With crisp editing and a runtime of 97 minutes, the film never lets you lose attention and the gripping narrative style ensures you are on the edge throughout. Rao proves his mettle once again as he smoothly gets into his cold character who can switch accents and personalities with equal ease – and does it all for the sole purpose of serving the ‘holy war’.
Omerta is a work of true moral force; it is, at the risk of sounding fancy, a motion picture for our times. The acting all round is brilliant in that it never feels like acting, but like actors tag-teaming to carry scenes forward. Probably the most beautifully shot Hindi movie of the last two years, Omerta's lanes and its by-lanes are captured in all their stirrings, and the decorative lights in the Muslim neighbourhood become a part of the movie's texture, almost. Cinematographer Anuj Dhawan lights the scenes using natural sources, often using the light rippling in through curtains, doors and windows.And Mehta then encloses this illusion of the netherworld with the vaporous beauty of the real world; Omerta seems to achieve beauty without artifice.
A riveting, if not nail-biting, character-driven thriller, Hansal Mehta's Omerta does not bank upon the established devices of the genre. It employs a judicious, subtle blend of real-life events and dashes of dramatic licence to probe the radicalization of a young Pakistani-origin British national. In recounting a widely documented tale, the screenplay hits the right thriller buttons. When violence is perpetrated indiscriminately and without any moral context created with the aid of a detailed back story, it can only be deeply disconcerting. Omerta is just that and therein lies its success.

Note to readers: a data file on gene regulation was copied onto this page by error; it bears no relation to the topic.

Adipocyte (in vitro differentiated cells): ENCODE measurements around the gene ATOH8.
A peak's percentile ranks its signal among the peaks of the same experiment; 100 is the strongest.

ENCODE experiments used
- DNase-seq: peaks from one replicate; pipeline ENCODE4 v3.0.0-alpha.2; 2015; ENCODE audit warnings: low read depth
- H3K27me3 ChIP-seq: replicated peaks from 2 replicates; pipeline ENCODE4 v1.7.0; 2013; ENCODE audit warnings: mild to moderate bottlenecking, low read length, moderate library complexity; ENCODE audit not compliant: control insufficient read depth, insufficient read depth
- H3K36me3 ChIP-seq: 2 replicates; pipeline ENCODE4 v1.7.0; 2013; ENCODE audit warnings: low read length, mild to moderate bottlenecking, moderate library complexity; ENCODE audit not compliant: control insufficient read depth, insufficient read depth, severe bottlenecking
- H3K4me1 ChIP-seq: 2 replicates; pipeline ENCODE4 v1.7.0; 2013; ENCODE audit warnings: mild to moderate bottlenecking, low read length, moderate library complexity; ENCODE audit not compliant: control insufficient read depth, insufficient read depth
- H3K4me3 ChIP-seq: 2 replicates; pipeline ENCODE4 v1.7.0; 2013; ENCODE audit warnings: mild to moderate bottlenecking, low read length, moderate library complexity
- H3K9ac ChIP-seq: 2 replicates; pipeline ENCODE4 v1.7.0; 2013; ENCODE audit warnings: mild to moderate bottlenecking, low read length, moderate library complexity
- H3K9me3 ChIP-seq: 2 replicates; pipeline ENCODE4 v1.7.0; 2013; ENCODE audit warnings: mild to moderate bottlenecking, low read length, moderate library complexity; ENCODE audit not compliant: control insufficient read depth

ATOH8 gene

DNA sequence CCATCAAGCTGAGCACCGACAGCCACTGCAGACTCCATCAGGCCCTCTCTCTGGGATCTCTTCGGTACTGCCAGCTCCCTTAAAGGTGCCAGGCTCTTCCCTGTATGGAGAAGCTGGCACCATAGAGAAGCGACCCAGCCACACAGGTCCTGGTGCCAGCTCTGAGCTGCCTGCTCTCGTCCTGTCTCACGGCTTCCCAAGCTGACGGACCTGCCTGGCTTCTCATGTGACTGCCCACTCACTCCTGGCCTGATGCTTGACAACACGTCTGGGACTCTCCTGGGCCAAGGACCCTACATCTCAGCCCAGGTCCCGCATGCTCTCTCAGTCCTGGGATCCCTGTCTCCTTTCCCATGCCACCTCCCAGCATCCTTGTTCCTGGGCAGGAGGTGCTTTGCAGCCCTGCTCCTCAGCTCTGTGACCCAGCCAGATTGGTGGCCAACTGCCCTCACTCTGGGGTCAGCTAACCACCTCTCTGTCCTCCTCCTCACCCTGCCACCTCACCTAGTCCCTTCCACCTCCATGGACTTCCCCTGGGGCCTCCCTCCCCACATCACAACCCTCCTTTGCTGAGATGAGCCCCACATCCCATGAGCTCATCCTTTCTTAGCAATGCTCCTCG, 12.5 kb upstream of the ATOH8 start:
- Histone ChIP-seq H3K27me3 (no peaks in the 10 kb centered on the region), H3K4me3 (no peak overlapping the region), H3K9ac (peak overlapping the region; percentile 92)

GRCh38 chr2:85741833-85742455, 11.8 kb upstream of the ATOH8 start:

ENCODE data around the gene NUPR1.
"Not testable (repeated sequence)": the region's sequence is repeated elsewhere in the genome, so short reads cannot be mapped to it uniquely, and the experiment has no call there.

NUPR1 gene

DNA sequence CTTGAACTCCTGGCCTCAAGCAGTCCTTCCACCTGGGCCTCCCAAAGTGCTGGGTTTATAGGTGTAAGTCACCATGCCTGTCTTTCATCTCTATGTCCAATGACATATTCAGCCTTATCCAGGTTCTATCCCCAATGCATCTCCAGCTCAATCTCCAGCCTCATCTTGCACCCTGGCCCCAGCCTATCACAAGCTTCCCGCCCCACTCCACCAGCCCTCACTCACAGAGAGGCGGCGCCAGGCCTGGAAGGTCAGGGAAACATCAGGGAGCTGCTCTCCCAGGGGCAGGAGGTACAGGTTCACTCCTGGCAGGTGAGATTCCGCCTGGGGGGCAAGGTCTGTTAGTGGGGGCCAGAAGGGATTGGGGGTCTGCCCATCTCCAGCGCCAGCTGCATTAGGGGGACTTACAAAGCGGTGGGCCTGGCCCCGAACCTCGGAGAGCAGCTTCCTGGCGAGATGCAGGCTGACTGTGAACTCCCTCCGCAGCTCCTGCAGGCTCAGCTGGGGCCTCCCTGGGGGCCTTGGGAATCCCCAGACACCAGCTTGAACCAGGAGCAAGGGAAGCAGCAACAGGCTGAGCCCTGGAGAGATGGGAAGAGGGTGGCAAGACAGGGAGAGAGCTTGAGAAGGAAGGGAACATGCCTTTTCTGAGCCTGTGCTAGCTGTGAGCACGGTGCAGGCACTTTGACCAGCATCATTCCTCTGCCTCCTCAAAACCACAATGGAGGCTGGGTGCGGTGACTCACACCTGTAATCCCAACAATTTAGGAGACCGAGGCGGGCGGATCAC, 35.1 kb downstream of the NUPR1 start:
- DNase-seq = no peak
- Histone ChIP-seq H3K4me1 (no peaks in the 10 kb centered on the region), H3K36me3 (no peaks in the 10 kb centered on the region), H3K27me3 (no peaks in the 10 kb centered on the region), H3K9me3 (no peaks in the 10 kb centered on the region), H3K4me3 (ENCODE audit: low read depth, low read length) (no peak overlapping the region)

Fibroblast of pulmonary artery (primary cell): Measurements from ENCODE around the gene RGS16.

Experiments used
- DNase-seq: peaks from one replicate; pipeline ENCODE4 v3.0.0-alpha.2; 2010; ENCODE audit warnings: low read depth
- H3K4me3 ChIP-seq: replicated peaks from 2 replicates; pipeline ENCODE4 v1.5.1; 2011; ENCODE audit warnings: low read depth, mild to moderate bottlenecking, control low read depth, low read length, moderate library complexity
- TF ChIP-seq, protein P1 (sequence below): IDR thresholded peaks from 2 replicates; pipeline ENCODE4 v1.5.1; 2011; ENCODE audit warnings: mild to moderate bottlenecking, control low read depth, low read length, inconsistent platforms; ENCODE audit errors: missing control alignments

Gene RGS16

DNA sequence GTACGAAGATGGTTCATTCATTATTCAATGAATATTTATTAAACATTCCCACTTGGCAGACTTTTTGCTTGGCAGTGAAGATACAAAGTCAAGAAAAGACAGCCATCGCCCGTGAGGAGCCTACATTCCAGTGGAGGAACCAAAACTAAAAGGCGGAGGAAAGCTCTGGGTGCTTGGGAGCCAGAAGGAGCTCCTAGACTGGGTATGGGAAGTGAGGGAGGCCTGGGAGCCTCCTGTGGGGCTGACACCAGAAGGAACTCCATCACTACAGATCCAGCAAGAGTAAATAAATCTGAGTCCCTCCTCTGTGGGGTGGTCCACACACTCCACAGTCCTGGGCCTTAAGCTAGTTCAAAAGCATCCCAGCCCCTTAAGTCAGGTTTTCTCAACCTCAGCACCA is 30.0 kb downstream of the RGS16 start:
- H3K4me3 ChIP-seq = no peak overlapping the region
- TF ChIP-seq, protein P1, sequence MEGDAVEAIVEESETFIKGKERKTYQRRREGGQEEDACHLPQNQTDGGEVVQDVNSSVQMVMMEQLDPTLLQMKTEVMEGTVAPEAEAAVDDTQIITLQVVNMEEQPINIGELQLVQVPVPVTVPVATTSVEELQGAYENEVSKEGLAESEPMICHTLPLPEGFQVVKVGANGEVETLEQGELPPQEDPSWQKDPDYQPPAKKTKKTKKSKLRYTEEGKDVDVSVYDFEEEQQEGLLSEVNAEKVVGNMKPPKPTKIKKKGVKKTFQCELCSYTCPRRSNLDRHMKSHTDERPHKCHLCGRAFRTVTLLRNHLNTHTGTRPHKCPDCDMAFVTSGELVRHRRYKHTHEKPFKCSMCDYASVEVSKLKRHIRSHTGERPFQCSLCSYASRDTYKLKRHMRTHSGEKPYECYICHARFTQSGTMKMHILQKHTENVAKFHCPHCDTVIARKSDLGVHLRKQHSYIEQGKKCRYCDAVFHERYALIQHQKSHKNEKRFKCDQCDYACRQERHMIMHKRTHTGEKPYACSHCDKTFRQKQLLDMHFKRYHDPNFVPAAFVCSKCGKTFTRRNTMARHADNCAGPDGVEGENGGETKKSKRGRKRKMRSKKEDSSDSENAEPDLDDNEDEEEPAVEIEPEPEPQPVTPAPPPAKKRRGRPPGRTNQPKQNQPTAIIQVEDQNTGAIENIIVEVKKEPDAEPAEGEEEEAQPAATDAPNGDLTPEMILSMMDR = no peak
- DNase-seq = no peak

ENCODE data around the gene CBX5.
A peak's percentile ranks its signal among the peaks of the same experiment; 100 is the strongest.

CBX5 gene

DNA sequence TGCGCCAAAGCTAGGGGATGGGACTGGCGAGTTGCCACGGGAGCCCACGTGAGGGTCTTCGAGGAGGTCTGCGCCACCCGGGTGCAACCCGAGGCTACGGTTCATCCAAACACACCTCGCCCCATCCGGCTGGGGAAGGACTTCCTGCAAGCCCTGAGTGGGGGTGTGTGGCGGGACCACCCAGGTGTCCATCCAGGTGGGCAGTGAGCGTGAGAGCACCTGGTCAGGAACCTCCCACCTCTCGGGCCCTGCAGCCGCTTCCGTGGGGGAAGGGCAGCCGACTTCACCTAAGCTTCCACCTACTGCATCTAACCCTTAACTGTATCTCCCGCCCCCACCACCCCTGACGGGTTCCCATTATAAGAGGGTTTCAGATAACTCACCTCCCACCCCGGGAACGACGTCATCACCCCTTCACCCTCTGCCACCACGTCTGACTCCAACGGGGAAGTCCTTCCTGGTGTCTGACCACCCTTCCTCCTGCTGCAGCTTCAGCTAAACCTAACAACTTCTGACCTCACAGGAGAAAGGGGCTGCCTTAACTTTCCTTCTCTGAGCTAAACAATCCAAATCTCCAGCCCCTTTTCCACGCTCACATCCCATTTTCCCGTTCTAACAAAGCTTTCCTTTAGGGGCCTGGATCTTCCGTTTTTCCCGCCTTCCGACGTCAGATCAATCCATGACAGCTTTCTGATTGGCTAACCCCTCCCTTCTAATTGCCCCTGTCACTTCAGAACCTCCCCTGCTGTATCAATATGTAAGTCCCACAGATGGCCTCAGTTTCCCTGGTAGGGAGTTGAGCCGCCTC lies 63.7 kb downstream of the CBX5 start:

Hansal Mehta has fashioned a second wind out of choosing subjects – Shahid, Aligarh, Simran – that deal in various hands of tragic disclosure. Unlike other Indian biopic specialists, he invests in forgotten headlines about underdogs who remain under to expose a society that keeps them there. There has, however, always been an imbalanced sense of intimacy in his treatment of these themes – one that extends beyond dry information into the realms of opinionated political inclination. Omerta, too, bears this burden in its confident strokes of a troubled neighbouring nation and its shady bureaucracy. But Omar Sheikh’s dispassionate, detached world is an anomaly in context of the director’s storytelling palette. It is clinical, and not as personal, and therefore not as flawed as his regular leaps of faith. We don’t fully understand the character, and we’re conditioned to fear what we don’t understand. This amounts to why Omerta is a decent, focused film. I’m not sure it could have been any more than that.